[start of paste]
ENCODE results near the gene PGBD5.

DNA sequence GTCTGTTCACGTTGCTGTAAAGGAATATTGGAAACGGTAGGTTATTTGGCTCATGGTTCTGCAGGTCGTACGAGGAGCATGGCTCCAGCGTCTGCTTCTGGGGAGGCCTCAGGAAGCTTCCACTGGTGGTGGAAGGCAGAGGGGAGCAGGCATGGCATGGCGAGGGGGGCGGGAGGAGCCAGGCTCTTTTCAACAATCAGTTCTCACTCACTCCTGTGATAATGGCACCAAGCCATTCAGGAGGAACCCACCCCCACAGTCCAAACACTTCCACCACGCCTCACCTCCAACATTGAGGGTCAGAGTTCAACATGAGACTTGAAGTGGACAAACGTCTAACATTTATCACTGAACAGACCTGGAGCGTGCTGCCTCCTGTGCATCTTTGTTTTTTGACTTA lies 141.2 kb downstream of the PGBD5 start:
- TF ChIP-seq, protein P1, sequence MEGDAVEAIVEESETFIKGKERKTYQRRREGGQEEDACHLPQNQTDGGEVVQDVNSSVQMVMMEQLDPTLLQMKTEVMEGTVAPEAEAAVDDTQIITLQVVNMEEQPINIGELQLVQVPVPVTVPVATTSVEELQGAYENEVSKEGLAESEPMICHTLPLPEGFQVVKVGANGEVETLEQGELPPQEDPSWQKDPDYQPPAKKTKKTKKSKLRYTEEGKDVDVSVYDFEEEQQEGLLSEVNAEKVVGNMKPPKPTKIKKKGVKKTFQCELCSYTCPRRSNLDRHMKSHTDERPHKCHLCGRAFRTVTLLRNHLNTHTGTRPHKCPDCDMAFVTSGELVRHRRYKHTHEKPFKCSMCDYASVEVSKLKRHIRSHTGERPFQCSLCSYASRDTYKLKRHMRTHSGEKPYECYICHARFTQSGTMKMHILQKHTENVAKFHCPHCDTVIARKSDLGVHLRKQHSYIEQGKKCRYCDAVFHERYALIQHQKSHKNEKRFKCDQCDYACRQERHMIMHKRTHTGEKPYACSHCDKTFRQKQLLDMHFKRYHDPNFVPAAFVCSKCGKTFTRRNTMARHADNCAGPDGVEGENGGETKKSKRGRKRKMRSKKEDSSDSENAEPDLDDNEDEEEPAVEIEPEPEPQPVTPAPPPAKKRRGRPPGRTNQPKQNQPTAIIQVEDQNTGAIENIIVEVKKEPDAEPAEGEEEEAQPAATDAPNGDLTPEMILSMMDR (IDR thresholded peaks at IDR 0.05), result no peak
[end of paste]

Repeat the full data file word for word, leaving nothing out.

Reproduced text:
ENCODE results near the gene PGBD5.

DNA sequence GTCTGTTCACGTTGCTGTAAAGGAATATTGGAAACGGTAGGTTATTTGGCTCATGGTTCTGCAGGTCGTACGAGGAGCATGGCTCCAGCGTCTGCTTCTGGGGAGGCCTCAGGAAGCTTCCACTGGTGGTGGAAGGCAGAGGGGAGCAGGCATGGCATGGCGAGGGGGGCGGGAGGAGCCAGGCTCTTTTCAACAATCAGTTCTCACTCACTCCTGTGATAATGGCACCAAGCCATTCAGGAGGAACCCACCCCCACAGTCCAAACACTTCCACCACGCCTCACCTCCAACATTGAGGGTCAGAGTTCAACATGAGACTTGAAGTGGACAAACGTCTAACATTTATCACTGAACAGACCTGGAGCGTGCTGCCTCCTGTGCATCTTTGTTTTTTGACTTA lies 141.2 kb downstream of the PGBD5 start:
- TF ChIP-seq, protein P1, sequence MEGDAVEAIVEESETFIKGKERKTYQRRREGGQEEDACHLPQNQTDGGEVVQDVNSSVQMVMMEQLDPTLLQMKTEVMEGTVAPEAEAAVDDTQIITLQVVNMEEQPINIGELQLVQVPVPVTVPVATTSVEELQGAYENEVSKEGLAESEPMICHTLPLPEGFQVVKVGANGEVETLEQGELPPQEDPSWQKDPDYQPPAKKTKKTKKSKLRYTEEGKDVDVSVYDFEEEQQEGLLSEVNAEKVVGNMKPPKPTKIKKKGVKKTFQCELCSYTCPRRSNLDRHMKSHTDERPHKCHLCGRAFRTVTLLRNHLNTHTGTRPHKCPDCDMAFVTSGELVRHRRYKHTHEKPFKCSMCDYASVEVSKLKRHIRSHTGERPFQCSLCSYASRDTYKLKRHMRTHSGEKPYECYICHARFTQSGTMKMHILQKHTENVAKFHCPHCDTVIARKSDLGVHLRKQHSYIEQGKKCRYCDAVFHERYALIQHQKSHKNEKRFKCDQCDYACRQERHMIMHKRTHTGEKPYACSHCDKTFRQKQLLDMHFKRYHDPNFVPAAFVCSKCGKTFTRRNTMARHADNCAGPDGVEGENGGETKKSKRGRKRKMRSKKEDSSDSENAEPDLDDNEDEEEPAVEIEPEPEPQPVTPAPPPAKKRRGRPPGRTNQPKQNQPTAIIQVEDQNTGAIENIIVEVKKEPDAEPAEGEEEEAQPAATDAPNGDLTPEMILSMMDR (IDR thresholded peaks at IDR 0.05), result no peak